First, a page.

The Triple Package: How Three Unlikely Traits Explain the Rise and Fall of Cultural Groups in Americaby Amy Chua and Jed Rubenfeld
That Amy Chua’s new book, The Triple Package: How Three Unlikely Traits Explain the Rise and Fall of Cultural Groups in America, has, even in advance of its publication, inspired controversy, should come as no surprise. Chua’s previous book, the part-parenting memoir part-parenting manifesto The Battle Hymn of the Tiger Mother, was an unapologetic account (and endorsement) of the strict, decidedly un-American parenting style typical in Chinese culture. It inspired endless debate, countless think pieces, and a neologism that instantly penetrated mainstream culture. Chua, writing with her husband Jed Rubenfeld, clearly hopes her new book can do the same; whether “the triple package” achieves the same Gladwellian ubiquitousness as “tiger mom” remains to be seen, but her frank discussion of race has already made waves. Chua and Rubenfeld have been criticized for proposing that there are superior cultural groups, an assertion made all the more galling because Chua and Rubenfeld belong to two of them: Chinese and Jewish immigrants. The Triple Package, however, is not mere provocation and cannot be dismissed as such. The controversy surrounding the book’s release, and Chua’s own public persona, belie a thoughtful and compelling examination of how culture effects success; Chua and Rubenfeld never propose that a given cultural group is superior, simply more fortunately positioned. Their thesis is that eight specific cultural and immigrant groups (Jewish, Indian, Chinese, Iranian, Lebanese, Nigerians, Cuban exiles, and Mormons) are disproportionately successful because of three specific characteristics shared by their culture of origin—the Triple Package. Each of these groups, Chua and Rubenfeld write, have an entrenched sense of their own superiority as a people; an “inferiority complex” acquired by being marginalized, stigmatized, or otherwise othered; and a culture of impulse control. It is a fascinating theory, written with the nuance and sensitivity that such a fraught topic demands.
Still Life Bread Crumbsby Anna Quindlen
Anna Quindlen’s seventh novel, Still Life With Bread Crumbs, finds the 61-year-old novelist and Pulitzer Prize winner wrestling with aging, art, and the intersection of the two. Rebecca Winter is a photographer, divorced and on the wrong side of 60, her onetime fame slowly dwindling. Her royalties from her masterpiece, an iconic photograph, the titular Still Life With Bread Crumbs, have dried up, and she is forced to move out of New York City and upstate to a leaky cottage in a provincial small town. Her modest celebrity and Manhattan snobberies alternately isolate and endear her to the locals. There is a love story, light humor, and meditations on loss and regret; most interesting, however, is when Quindlen gets in the head of an artist who has become admired and respected but no longer fashionable or relevant. These passages feel the most lived in; aging, for Rebecca Winter, is less frightening than obsolescence. Quindlen makes the plight of the over-the-hill legend compelling and sympathetic—each insecurity and moment of self-doubt ring painfully true. It feels as if the novelist herself has, like all artists, had to confront irrelevance. The resulting novel is a work that feels personal, intimate, and honest. Though Quindlen may write about irrelevance, her latest novel is anything but.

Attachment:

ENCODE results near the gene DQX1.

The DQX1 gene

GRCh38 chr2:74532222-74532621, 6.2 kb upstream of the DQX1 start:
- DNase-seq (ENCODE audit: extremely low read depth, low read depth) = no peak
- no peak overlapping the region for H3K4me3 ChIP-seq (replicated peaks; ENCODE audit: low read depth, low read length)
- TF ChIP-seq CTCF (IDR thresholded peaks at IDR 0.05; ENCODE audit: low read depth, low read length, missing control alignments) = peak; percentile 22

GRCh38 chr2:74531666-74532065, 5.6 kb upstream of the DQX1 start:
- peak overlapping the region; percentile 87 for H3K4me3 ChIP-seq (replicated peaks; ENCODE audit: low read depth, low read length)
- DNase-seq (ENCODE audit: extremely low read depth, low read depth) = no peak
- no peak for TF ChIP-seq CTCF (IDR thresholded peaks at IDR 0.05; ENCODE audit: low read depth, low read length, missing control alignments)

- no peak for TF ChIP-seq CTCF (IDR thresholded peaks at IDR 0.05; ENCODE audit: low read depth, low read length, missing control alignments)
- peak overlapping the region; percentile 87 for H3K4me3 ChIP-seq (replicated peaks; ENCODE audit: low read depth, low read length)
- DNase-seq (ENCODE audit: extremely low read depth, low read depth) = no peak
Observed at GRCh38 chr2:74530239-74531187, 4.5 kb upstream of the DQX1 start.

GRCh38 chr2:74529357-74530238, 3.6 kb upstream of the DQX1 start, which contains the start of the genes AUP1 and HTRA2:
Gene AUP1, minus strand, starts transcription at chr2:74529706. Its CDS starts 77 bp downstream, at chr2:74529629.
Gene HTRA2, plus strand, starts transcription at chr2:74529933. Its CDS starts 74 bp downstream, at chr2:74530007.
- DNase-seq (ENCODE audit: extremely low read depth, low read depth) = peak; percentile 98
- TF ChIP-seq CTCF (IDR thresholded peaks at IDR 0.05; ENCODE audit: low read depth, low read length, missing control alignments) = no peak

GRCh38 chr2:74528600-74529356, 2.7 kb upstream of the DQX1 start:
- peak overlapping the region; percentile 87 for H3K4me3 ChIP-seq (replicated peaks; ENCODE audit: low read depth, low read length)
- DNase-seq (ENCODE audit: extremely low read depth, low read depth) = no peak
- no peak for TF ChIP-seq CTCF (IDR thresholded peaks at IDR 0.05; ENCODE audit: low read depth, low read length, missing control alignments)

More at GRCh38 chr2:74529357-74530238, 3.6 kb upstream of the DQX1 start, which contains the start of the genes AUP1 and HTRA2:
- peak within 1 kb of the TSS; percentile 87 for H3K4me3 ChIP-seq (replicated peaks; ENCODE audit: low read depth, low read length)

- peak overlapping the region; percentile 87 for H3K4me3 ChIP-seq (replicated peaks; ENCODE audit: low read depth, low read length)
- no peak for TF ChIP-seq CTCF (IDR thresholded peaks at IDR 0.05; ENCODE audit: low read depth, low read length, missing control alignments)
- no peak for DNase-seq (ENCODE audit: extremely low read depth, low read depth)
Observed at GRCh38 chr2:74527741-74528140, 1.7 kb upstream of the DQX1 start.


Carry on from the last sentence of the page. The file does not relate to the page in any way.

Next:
My Life in Middlemarchby Rebecca Mead
Rebecca Mead’s new literary memoir My Life in Middlemarch is a book about the lives—and inner lives—of three women. First and foremost, it is about Mary Ann Evans, the ambitious young journalist who would become George Eliot and write Middlemarch, the novel Virginia Woolf famously called “one of the few English novels written for grown-up people.” My Life in Middlemarch examines the private life of the greatest chronicler of private life, and Eliot’s own abortive relationship with the philosopher Herbert Spenser, and her later, longtime partnership with George Henry Lewes, are recounted here in affecting detail. Eliot’s frustration at the passionless Spenser, and her love for the devoted Lewes, are found in her letters, her diaries, and, most interestingly, in the pages Middlemarch. Eliot’s heroine, Dorothea Brooke, has two very similar men in her life. Her resentful and unloving husband Edward Casubon, and the idealistic but impoverished Will Ladislaw. Dorothea’s frustrated ambition is the quiet struggle of Eliot’s “home epic;” much of Mary Ann Evan’s youthful ambition can be found in Dorothea, and it is in Dorothea that so many readers find kinship. As much as My Life in Middlemarch is about Eliot, and about her most enduring heroine, it is also about Mead herself—her own romances, in which she finds parallels with Dorothea’s, and her own ambition as a writer. The highest compliment that Mead can be paid is that My Life in Middlemarch captures the thrill of reading Eliot, and will no doubt inspire an umpteenth reading of Middlemarch.